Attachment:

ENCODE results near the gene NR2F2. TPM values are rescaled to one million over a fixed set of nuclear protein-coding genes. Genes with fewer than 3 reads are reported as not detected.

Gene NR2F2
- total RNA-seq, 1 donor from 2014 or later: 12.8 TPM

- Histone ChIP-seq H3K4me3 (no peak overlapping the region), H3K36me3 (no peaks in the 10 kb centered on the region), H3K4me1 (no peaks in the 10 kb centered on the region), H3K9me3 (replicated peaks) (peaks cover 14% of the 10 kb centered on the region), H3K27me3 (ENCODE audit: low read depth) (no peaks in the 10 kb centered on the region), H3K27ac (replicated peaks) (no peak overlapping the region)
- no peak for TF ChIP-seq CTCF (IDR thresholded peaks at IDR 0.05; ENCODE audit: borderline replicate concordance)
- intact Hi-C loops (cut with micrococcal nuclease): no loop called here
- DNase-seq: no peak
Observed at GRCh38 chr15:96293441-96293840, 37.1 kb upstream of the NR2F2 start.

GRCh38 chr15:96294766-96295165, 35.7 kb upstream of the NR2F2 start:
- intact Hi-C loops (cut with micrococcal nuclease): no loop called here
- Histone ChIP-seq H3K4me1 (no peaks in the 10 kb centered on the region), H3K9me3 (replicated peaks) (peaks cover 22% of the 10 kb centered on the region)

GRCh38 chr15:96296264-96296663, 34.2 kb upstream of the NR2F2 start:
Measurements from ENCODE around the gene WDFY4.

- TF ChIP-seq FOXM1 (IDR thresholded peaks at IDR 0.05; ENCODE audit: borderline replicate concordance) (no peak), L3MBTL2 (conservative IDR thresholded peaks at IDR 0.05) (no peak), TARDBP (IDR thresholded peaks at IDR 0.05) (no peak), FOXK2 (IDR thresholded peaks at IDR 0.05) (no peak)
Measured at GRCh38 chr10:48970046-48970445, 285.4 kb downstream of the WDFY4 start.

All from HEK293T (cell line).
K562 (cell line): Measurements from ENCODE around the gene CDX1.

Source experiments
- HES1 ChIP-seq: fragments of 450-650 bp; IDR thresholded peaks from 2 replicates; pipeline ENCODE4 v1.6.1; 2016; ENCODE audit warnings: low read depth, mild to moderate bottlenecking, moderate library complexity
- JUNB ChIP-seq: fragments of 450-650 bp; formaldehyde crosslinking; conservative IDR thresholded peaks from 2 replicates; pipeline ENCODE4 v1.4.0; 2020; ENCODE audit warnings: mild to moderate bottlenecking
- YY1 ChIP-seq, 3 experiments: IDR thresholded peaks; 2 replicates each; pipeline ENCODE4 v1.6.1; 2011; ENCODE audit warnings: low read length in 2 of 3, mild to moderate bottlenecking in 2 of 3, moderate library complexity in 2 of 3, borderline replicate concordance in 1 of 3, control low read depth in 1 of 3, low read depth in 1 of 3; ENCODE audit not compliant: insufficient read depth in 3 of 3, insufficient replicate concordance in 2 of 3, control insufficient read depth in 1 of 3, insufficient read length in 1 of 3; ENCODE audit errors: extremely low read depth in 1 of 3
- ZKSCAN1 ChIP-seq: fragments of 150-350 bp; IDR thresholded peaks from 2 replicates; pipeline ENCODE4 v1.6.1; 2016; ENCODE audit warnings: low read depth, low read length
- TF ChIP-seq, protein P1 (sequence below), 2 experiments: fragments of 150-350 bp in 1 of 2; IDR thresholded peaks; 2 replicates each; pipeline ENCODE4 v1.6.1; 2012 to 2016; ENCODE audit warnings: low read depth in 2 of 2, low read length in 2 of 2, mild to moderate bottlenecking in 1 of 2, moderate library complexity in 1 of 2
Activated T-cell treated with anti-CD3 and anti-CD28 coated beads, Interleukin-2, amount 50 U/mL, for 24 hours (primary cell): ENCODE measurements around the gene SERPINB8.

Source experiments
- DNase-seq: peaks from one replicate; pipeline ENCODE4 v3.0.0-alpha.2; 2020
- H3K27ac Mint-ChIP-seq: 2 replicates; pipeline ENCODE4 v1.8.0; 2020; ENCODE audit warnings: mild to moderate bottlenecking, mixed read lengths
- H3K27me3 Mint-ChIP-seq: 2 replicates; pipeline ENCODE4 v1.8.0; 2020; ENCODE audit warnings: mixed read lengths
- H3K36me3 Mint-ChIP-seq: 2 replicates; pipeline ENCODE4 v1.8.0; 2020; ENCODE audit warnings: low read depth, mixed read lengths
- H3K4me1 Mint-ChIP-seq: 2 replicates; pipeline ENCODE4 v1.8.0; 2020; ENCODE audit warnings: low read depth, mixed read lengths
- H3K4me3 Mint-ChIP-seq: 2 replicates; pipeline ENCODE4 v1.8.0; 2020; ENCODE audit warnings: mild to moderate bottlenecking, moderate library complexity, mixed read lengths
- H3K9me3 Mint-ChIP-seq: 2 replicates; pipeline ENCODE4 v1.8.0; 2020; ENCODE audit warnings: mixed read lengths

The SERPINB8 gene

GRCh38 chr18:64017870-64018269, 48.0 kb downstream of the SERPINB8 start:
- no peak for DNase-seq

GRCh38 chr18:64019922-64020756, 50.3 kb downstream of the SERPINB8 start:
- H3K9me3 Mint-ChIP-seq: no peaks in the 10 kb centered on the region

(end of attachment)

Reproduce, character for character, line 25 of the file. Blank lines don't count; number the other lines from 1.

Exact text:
Source experiments